Soon, I’ll be heading north to see my family for the holidays. Like many others, I moved away from my ancestral homeland (also known as my boring hometown) in search of greener pastures (first place that offered a job). My hometown is about five and a half hours away, and I’ve been doing that drive for almost ten years, because this is what happens when you go away to college and end up getting a job in your college town.
Some people may love going home to see all of their family, their old high school chums, hitting up the hometown bars, and possibly reconnecting with their old high school flame, Susie Stinkysnatch. Others, like myself, moved far away because the prospect of living in a boring, small town urban sprawl isn’t exactly what I wanted to do in life.
Ever have to do something where the drive is the worst part? Like when you get there, it’s not so bad but the actual plane, train, or automobile ride royally blows? That’s how I feel. People that say, “The journey of a thousand miles begins with a single step” can kiss my ass.
When I do my twice-a-year pilgrimage home in the winter, I know what’s coming. When you live in the mountains in December, it usually always snows. This means I get to compete with both ends of the driving spectrum: the Toyota Camrys that think their sushi wagon can defeat Mother Nature and her half a foot of snow or the tater-tot-sized-dick people in their F-750s that think they are invincible, only to careen off the road into an embankment. Throw in some 18-wheelers on I-81 and you’ve got yourself a white knuckle drive.
If playing car Frogger wasn’t bad enough, the radio stations are awful. It’s two Jesus channels, a Country Top 40, a Pop top 40, and some right wing nut job talking about the end of the world. For three of the five and a half hours. I’d love to play some Spotify if I could somehow get service in these desolate valleys and peaks.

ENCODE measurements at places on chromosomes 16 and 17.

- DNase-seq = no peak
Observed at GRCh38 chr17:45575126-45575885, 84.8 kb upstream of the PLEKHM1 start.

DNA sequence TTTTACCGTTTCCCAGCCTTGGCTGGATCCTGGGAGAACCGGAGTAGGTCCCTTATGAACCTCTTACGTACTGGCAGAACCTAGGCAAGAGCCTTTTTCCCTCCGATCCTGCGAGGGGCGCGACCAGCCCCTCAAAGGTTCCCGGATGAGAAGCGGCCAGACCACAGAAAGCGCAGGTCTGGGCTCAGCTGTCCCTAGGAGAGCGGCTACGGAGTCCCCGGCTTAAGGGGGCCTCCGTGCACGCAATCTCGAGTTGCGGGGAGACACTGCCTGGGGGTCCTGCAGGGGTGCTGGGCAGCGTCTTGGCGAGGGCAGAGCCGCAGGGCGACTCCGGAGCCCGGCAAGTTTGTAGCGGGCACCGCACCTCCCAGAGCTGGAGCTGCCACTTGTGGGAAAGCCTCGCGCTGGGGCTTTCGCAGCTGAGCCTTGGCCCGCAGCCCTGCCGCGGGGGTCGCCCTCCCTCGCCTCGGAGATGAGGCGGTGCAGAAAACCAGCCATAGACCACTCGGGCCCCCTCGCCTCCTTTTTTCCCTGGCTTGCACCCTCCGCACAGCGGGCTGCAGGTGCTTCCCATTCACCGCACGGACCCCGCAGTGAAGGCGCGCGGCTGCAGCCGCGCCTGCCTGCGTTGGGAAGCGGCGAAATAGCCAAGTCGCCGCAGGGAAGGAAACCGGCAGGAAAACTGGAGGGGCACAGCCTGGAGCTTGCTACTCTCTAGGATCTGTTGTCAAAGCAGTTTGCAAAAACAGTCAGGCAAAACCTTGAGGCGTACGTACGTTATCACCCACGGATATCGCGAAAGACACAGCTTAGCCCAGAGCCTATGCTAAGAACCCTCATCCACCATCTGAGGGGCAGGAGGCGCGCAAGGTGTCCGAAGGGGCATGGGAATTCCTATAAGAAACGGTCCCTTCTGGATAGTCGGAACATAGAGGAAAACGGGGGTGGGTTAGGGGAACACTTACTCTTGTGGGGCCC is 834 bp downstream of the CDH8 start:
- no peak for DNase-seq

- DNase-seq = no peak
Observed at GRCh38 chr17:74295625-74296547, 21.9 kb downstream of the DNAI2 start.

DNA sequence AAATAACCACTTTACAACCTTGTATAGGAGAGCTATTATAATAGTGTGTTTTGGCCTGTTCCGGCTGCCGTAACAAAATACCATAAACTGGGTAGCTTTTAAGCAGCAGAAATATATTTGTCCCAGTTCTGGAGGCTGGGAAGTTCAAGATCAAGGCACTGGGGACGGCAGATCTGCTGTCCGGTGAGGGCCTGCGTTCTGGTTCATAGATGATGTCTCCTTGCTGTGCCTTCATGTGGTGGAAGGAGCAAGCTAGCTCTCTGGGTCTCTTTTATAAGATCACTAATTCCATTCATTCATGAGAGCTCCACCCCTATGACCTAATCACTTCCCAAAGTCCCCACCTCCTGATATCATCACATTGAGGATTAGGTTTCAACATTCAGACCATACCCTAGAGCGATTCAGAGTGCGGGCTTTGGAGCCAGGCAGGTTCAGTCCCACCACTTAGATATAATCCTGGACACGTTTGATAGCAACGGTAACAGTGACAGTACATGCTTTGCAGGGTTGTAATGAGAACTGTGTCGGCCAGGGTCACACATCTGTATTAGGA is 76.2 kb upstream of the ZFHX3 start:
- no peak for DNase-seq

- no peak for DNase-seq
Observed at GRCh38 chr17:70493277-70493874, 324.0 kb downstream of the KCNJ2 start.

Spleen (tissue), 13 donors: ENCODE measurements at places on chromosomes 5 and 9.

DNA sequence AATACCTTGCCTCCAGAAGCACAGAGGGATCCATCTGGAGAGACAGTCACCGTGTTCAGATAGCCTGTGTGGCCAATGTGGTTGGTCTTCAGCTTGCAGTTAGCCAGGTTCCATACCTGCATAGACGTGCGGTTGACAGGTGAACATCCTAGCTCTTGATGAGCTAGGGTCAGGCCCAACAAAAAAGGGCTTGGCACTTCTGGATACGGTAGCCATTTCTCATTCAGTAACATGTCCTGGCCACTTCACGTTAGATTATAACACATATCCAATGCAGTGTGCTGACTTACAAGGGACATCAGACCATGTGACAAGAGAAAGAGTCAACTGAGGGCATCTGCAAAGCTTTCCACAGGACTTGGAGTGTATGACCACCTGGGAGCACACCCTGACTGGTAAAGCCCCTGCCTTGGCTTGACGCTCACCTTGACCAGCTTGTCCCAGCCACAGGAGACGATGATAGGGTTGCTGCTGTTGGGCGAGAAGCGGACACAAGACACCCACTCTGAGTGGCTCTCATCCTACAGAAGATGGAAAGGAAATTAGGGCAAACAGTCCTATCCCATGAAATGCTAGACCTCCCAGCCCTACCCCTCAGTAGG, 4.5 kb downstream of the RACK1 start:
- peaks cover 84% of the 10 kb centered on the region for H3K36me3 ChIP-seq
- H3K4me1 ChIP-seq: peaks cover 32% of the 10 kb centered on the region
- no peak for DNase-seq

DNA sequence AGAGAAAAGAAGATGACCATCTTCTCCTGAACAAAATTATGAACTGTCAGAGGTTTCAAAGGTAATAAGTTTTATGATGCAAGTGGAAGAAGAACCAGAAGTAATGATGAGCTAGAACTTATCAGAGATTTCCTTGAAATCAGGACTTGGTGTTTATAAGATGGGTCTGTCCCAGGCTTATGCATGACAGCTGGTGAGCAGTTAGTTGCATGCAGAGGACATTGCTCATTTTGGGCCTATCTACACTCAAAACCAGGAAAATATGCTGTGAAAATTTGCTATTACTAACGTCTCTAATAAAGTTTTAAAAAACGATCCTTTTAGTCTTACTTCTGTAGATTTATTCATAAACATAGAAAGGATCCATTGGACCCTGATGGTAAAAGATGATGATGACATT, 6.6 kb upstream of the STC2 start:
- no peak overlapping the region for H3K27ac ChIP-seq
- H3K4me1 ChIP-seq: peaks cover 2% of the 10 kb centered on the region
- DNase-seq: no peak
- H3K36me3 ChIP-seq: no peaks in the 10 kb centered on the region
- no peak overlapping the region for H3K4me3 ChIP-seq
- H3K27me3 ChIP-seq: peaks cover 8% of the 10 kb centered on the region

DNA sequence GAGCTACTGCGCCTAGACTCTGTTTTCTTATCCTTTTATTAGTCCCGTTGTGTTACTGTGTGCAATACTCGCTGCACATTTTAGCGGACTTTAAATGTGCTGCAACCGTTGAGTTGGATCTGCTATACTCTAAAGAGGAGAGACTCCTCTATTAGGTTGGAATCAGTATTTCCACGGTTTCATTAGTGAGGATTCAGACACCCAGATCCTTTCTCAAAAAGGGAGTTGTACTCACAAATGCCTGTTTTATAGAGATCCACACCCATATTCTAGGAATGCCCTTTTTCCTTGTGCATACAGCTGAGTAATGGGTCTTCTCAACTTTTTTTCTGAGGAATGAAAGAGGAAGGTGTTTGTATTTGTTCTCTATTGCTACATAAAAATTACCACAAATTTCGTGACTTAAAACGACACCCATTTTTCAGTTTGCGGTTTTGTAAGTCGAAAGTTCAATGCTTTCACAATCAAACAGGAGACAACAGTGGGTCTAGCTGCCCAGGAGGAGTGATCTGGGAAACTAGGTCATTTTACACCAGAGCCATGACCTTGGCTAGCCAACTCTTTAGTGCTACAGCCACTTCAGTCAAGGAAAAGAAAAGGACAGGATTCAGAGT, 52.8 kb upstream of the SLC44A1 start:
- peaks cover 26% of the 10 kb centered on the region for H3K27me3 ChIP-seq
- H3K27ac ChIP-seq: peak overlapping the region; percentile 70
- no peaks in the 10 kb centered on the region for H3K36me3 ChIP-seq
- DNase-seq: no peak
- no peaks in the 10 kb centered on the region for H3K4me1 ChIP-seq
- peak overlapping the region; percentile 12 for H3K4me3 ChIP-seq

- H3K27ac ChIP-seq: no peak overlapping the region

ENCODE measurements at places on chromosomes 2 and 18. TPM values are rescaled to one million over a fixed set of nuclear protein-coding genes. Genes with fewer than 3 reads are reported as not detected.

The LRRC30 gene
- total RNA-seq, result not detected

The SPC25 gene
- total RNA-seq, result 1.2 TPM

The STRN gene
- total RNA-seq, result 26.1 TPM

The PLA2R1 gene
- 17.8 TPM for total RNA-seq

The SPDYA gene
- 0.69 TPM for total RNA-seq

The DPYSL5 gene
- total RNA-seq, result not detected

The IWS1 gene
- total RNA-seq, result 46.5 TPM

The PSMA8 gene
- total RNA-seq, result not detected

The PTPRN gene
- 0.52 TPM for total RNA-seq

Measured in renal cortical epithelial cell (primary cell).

I know when I finally reach my hometown, nothing really will have changed, but it always feels like I’m an outsider. It’s weird to think I spent the formative first 18 years of my life here. My elementary and middle schools look pretty similar, the general store is still there, yet it feels like I’m just a visitor to a place I once called home. I still know my way around town as well as I always have and pass a few houses, wondering if the people that live in the houses are the same ones that did when I was calling this place home. Nothing is overtly different but the place seems sad now.
I feel like I betrayed the town, a place that let me live in safety, where I ran around without fear of abductions, getting hit by a car, no gun violence and I was provided a top-notch public education that I completely took for granted. Poverty was non-existent so I was very fortunate (and very sheltered) until I left this place. As I pass the old brew pub in town, a tavern that has been hosting people since the 1700s that I neglected to frequent when I called this place home, I wonder what it’d be like if I stayed. I know a lot of people from high school that have stayed in the area due to the alluring ‘burb life. I wouldn’t have met any of the people I know now and call a friend, but I guess it wouldn’t matter if I didn’t know the difference.
I always get mixed feelings when I return home. It’s not just seeing people I haven’t seen in a while, reconnecting with friends and family, visiting old stomping grounds; it’s a strange mixture of my current self coming to terms with the past. It is always strange and I guess that’s just how it is.
It’s weird to have spent 18 years and many college summers in a place, only to feel like the experiences were from a different lifetime. Maybe it’s my brain playing tricks on me, maybe it’s from being far removed for so long, maybe it’s supposed to be this way. Like an old relationship, I am happy for the experiences, the good, the bad and the ugly, but I’m glad it’s over. Don’t cry because it’s over, smile because it happened or some sappy shit like that. .
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